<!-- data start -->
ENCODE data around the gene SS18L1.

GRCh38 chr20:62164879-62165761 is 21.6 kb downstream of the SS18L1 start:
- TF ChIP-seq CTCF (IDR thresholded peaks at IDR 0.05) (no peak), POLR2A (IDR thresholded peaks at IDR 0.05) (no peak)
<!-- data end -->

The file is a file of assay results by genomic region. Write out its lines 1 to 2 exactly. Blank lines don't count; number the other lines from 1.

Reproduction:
ENCODE data around the gene SS18L1.

GRCh38 chr20:62164879-62165761 is 21.6 kb downstream of the SS18L1 start: